Al-Sadr, who won the Iraqi parliamentary elections in May on a religious diversity ticket, broke a huge taboo. For years in Iraq, Jews and Israel have been painted with the same brush.
Al-Sadr was the first to openly acknowledge that many Iraqi Jews were more loyal to their motherland, Iraq, than to Israel, and had only emigrated after being persecuted with anti-Jewish regulations, desert prison camps and executions.
A recent video on the website of the Iraqi media outlet Yalla shows a Jewish man, dressed in black with sidelocks and a hat, walking through the Iraqi city of Basra holding a map and looking for the house his grandfather left in the 1950s. As he walks around, people help him in a friendly manner and even invite him into their homes. The message: “We have no problem with this Jew, as he is an Iraqi.” But the man is an actor, engaged to record the prevailing sentiment toward the Jews after al-Sadr’s statement. On Facebook, within days, the video had been viewed over 220,000 times and shared 1,300 times with mostly positive reactions.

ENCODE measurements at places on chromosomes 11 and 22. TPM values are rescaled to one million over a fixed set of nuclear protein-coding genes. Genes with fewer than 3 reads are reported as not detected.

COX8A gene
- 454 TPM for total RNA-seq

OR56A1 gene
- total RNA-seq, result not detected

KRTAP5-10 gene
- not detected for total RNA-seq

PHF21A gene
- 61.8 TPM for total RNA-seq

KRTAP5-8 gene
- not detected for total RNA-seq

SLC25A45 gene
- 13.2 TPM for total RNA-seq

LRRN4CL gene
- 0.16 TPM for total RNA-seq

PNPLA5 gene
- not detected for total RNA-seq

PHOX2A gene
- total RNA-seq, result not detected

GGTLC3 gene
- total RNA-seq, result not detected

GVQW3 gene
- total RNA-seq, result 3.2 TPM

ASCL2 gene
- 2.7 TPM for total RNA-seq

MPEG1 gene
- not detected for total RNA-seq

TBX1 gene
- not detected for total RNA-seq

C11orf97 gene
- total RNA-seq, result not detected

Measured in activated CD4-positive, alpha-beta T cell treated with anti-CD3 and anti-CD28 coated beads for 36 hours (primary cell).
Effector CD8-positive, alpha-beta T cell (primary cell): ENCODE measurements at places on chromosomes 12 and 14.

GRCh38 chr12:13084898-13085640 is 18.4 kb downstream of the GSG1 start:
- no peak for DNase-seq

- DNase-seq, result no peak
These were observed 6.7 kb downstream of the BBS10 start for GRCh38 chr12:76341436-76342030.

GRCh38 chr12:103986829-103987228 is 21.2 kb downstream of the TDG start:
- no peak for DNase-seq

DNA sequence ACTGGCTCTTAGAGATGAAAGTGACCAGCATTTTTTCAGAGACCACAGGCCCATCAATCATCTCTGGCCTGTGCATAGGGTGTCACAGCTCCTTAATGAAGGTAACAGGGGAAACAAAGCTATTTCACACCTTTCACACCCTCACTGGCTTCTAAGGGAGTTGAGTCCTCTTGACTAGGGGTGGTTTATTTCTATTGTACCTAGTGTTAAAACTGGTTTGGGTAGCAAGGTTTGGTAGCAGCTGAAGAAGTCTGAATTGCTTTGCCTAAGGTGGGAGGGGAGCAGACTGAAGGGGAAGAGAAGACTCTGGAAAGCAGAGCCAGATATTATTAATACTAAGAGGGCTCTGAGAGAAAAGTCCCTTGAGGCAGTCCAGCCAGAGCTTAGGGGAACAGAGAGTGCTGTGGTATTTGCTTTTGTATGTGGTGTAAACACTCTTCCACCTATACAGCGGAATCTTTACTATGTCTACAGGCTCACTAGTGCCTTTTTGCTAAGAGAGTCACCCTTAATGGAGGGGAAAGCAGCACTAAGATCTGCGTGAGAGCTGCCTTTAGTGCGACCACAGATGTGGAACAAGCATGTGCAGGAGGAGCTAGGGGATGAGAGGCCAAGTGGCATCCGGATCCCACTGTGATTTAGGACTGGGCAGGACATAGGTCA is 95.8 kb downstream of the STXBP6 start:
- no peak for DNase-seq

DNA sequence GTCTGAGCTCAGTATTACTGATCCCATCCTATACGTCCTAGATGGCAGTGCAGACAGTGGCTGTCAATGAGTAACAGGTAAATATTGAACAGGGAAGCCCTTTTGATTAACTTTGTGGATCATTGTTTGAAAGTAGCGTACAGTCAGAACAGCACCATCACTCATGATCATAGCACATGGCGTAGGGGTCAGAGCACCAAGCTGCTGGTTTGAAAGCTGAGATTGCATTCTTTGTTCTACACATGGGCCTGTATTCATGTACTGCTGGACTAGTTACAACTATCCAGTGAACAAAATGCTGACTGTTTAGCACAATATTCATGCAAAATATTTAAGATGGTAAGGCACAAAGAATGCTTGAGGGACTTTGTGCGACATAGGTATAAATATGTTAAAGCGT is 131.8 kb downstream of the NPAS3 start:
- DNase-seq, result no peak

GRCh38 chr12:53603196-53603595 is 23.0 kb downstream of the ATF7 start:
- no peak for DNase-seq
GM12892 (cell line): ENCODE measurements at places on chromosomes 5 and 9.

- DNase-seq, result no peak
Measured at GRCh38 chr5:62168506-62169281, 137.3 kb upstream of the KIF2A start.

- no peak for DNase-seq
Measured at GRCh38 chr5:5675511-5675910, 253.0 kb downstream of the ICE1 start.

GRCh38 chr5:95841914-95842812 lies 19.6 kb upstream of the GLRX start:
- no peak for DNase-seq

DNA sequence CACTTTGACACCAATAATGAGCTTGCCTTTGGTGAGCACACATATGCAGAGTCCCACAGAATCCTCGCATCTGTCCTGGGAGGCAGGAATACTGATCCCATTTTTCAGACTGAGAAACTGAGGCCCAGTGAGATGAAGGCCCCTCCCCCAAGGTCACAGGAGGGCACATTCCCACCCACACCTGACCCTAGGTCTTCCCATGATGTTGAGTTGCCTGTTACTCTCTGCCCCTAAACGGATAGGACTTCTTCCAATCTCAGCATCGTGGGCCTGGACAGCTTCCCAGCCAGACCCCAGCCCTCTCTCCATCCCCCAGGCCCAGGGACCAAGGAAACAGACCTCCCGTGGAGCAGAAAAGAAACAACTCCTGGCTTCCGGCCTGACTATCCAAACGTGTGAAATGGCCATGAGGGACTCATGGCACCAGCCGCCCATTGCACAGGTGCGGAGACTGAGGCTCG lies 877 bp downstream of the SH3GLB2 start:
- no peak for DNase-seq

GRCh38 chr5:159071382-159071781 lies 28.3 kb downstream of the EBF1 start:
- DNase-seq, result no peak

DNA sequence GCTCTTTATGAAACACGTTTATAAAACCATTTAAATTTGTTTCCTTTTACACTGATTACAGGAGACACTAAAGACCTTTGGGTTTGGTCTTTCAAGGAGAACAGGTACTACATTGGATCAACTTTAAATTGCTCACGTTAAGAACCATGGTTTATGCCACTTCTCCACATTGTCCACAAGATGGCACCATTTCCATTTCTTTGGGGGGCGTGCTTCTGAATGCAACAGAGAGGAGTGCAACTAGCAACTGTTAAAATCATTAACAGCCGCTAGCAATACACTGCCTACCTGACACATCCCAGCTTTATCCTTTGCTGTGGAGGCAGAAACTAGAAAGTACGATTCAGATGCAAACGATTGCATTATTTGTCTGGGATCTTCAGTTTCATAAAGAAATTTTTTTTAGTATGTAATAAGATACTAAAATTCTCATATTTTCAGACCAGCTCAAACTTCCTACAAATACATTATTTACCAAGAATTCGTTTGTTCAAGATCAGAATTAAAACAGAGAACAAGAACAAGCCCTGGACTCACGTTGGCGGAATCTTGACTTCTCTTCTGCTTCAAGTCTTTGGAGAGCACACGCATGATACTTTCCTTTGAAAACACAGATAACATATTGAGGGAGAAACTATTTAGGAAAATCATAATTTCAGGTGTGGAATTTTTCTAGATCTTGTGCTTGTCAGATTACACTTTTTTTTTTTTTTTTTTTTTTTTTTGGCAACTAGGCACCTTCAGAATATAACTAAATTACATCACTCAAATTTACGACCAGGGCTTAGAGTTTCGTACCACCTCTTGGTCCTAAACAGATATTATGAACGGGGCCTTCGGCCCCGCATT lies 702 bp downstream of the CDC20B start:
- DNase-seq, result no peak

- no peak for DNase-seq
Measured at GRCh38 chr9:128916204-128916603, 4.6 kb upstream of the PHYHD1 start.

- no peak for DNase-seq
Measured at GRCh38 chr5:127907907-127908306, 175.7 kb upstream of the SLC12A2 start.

And a poll by the popular Facebook page Al-Khuwwa al-Nathifa (‘The Clean Brotherhood,’ over 1.7 million followers) recently showed that 77% of 62,000 respondents were in favor of the return of Jewish Iraqis.
In Mosul, Jews are mainly remembered as good neighbors, Faisal Jeber says. “Those good memories are precious. Nobody had any problems with the people as such. The negative sentiments all concern the State of Israel,” and that has not changed as Iraq has moved closer to neighboring Iran, which considers Israel a major enemy. Yet this does not apply to the Kurdistan Region of Iraq, where most Kurds look at Israel longingly as an example for their own Kurdish state.
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This video by the Arabic medium Yalla shows an actor posing as an orthodox Jew - inexplicably dressed as an Ashkenazi Haredi - walking the streets of Basra to test the local reaction to Jews. Conclusion: he got a universally friendly reception.